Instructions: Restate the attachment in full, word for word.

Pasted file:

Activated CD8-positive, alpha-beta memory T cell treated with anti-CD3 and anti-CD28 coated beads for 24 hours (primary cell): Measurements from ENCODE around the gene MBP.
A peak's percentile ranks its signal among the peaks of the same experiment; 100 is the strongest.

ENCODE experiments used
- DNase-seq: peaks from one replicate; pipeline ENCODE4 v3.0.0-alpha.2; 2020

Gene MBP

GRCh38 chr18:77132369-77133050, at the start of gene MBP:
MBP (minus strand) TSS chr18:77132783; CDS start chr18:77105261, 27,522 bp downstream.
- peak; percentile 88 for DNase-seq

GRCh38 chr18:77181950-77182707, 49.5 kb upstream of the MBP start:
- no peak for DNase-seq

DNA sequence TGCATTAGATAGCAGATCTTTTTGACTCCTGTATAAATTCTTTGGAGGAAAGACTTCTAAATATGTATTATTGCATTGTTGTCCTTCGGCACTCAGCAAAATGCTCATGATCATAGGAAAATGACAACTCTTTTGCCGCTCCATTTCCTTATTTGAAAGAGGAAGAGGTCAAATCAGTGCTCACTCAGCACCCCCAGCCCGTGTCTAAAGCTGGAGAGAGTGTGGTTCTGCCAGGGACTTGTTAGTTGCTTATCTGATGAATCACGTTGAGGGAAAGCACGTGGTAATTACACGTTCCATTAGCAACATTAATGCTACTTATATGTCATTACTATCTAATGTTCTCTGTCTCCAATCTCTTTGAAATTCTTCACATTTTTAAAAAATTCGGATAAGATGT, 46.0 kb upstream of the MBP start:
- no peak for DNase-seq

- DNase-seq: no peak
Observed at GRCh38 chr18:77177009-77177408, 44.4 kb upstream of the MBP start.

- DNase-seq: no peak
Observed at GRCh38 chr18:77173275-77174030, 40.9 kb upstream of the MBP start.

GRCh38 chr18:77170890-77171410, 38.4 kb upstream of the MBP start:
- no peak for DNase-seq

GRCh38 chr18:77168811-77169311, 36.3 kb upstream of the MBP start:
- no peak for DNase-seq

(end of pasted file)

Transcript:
Activated CD8-positive, alpha-beta memory T cell treated with anti-CD3 and anti-CD28 coated beads for 24 hours (primary cell): Measurements from ENCODE around the gene MBP.
A peak's percentile ranks its signal among the peaks of the same experiment; 100 is the strongest.

ENCODE experiments used
- DNase-seq: peaks from one replicate; pipeline ENCODE4 v3.0.0-alpha.2; 2020

Gene MBP

GRCh38 chr18:77132369-77133050, at the start of gene MBP:
MBP (minus strand) TSS chr18:77132783; CDS start chr18:77105261, 27,522 bp downstream.
- peak; percentile 88 for DNase-seq

GRCh38 chr18:77181950-77182707, 49.5 kb upstream of the MBP start:
- no peak for DNase-seq

DNA sequence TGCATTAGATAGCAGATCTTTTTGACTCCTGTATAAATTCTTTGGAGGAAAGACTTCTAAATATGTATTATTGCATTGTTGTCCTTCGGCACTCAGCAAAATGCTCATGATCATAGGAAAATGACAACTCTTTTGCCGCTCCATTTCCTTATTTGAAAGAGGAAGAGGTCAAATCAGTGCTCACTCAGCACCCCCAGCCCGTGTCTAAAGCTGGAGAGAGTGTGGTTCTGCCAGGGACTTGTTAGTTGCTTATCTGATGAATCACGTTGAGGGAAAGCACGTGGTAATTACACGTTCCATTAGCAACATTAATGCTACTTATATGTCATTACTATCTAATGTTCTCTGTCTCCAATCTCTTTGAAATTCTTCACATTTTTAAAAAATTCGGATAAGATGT, 46.0 kb upstream of the MBP start:
- no peak for DNase-seq

- DNase-seq: no peak
Observed at GRCh38 chr18:77177009-77177408, 44.4 kb upstream of the MBP start.

- DNase-seq: no peak
Observed at GRCh38 chr18:77173275-77174030, 40.9 kb upstream of the MBP start.

GRCh38 chr18:77170890-77171410, 38.4 kb upstream of the MBP start:
- no peak for DNase-seq

GRCh38 chr18:77168811-77169311, 36.3 kb upstream of the MBP start:
- no peak for DNase-seq